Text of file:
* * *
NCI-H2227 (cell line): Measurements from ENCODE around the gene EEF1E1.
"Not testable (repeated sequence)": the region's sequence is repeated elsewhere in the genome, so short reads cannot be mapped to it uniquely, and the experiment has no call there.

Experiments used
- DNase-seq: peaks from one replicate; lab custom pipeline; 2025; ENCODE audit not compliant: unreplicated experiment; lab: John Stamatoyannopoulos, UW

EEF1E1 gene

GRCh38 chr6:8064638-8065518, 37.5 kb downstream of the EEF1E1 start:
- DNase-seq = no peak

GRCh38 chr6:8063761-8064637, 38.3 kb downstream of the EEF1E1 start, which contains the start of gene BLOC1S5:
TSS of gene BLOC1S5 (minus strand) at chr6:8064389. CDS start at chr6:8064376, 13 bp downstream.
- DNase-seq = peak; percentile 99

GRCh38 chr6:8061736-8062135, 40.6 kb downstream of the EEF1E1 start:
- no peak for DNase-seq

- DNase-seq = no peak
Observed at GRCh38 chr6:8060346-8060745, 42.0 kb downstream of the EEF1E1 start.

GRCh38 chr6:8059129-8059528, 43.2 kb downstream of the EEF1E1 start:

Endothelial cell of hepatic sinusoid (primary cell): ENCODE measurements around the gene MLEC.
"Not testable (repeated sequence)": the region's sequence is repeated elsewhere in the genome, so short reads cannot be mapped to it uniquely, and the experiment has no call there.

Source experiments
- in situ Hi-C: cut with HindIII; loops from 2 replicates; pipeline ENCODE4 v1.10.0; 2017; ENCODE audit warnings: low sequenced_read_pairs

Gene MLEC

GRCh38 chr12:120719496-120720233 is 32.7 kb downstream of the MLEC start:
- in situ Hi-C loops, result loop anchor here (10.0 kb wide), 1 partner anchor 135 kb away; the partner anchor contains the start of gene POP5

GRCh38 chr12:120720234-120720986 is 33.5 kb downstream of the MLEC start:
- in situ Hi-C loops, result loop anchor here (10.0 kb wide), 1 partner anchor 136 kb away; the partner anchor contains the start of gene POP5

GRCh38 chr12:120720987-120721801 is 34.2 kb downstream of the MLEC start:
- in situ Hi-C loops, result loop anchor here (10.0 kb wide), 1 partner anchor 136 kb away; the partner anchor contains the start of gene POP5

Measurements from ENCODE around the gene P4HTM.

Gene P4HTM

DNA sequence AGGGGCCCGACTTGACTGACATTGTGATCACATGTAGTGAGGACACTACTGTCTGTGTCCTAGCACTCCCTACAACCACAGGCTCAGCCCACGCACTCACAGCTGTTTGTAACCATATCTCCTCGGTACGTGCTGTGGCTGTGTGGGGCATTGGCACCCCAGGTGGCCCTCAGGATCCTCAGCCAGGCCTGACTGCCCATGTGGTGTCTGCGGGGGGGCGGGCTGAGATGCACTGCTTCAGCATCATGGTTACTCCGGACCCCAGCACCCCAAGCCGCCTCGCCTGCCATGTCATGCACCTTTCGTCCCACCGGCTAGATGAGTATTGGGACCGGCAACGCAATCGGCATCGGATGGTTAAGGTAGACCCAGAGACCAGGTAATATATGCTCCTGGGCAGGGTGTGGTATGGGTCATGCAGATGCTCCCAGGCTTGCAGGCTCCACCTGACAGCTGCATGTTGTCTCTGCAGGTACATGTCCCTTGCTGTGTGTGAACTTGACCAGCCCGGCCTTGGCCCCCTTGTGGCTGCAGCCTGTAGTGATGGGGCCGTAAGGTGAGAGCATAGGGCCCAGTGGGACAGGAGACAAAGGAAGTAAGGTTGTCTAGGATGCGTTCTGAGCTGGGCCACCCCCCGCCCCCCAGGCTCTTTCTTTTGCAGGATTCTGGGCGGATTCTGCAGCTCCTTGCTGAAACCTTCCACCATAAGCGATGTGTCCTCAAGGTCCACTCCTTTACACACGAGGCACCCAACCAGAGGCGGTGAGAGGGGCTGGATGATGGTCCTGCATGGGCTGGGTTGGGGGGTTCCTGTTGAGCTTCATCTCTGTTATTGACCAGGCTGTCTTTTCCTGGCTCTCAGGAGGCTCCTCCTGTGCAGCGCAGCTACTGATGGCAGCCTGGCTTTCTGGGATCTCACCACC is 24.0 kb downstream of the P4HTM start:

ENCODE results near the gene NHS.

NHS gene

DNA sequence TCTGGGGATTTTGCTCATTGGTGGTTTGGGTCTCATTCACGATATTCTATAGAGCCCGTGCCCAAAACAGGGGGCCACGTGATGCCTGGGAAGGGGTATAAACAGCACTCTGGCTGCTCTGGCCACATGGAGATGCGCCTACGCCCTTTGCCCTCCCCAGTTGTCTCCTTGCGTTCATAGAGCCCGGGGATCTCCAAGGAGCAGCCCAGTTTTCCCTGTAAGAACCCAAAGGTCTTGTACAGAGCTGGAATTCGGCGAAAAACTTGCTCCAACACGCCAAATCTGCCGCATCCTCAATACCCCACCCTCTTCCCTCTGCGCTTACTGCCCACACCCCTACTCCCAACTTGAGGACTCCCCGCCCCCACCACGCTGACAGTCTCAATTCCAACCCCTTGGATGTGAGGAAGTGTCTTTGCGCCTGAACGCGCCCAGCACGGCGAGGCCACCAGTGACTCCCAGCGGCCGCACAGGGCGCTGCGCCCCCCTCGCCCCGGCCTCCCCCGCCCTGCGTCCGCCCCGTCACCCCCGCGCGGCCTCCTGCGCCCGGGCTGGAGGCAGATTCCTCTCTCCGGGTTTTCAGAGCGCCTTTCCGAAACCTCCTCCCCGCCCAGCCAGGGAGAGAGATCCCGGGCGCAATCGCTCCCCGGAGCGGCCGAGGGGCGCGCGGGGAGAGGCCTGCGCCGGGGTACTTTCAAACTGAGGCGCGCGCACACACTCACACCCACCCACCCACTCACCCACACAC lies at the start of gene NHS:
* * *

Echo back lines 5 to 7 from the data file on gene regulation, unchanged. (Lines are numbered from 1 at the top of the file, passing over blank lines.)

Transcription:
EEF1E1 gene

GRCh38 chr6:8064638-8065518, 37.5 kb downstream of the EEF1E1 start:
- DNase-seq = no peak